This week someone gave me what I consider to be one of the nicest compliments I’ve received in a long time. I was telling her how in the last two years, I’ve received several surprise visits from friends from my long-ago past who showed up for very special, important occasions. She said simply: that’s the kind of friends you make.
The first visit was during my 60th birthday when two high school friends who had long since moved far away from the east coast showed up at the party my husband craftily planned. He’d invited them thinking I might get a thrill. He was right. One of them I’d stayed very close to over the years and considered family. But the physical distance was so great, we saw each other maybe every two years. The other friend was someone who was a huge part of my past—part of a gang of high school friends who did everything together and remained close after graduation. Even though I kept up with what life was throwing his way, I had not seen him in at least 10 years.
The second surprise visit was more recently at my father’s memorial service. I was overjoyed at some of the good friends that came to visit. But though the service was in my home town, there were people walking into the door whose faces I recognized but could not place. I was delighted to see them after so many years, but kept having to ask: what family are you from? When it dawned on me who one couple was, however, my jaw dropped to the floor. My brother and I had grown close to this couple during the early days of my career here in D.C. and kept in touch for a while when they moved back to Ohio. They had always been in my heart, but I had not seen their lovely faces for more than 20 years.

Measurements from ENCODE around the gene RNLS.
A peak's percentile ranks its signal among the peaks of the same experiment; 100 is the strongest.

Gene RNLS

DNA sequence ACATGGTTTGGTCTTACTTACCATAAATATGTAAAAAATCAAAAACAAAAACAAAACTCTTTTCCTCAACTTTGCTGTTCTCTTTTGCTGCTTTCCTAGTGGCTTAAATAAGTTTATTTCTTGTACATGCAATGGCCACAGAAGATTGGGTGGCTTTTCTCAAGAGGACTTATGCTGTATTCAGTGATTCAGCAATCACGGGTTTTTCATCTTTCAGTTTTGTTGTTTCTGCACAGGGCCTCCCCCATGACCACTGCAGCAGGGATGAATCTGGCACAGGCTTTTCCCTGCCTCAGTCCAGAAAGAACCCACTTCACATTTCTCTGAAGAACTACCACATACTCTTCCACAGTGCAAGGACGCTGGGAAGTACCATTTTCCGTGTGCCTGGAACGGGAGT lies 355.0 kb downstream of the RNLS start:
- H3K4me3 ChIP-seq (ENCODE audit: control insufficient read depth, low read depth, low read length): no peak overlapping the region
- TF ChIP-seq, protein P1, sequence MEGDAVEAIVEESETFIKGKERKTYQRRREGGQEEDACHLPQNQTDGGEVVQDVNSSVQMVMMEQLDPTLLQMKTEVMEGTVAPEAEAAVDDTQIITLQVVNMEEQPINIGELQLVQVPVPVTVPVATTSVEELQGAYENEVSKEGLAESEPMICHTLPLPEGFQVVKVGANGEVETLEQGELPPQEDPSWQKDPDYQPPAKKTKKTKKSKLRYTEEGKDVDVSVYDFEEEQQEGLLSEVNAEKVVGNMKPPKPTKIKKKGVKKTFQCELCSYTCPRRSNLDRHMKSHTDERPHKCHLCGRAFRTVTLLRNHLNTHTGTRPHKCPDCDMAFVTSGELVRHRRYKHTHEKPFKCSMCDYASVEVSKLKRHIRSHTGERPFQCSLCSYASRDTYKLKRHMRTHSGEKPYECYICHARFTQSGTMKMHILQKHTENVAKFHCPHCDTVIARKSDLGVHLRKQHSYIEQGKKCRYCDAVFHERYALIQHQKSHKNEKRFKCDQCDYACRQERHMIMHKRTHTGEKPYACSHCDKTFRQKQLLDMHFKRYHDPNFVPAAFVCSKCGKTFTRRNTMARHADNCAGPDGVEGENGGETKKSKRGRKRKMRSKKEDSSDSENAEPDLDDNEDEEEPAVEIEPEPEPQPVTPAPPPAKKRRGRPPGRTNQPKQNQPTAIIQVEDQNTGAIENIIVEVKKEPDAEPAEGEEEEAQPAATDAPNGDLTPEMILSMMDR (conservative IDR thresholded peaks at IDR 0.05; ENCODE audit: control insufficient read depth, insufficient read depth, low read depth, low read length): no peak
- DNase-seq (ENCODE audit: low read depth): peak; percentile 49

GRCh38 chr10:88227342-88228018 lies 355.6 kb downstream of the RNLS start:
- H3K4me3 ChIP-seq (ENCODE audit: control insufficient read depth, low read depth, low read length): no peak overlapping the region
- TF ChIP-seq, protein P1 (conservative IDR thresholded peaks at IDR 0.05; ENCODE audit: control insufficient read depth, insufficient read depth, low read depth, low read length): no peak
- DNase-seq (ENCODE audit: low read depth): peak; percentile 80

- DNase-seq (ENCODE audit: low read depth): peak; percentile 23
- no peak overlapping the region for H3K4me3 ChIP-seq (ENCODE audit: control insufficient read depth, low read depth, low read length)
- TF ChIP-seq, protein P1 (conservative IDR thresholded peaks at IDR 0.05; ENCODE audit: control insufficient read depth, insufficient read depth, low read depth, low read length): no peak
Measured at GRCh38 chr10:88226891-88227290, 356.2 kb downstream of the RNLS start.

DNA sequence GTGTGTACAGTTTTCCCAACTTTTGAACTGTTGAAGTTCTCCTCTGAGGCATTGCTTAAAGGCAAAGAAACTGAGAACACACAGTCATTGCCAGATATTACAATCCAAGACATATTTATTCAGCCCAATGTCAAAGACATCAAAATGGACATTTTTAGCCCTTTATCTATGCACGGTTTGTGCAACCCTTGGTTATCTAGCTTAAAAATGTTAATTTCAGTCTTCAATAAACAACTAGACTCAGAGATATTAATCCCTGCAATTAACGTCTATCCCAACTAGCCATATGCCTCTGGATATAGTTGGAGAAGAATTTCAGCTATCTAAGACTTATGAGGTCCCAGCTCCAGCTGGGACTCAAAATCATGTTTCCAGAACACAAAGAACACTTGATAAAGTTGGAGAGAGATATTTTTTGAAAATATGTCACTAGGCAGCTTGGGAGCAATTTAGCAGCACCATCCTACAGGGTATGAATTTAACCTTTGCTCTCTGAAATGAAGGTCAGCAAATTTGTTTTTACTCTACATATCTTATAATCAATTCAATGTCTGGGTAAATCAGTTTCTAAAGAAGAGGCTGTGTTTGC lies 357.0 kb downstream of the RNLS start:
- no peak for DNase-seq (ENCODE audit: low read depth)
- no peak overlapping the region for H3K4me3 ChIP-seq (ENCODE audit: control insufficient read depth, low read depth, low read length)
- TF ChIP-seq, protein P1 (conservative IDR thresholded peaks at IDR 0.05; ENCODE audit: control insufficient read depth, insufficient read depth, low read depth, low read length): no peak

What both of those occasions did for me was affirm that I’m good at picking out friends. I hadn’t done such a good job in keeping touch in recent years, but obviously they cared enough about me to go to great lengths to be with me during an important time.
It may be something that happens when you get older: you recognize how important people from your past have been to you and you reach out. It certainly happened in my own family as both my mother and father grew closer to their siblings in recent years despite the fact our families all live very far apart.
But I don’t care why it happens; the lesson is clear. Look around at who has been or is important to you and let them know. Life is way too short to waste it spending time with those you don’t care about—seek out those you do.
Genilee Swope Parente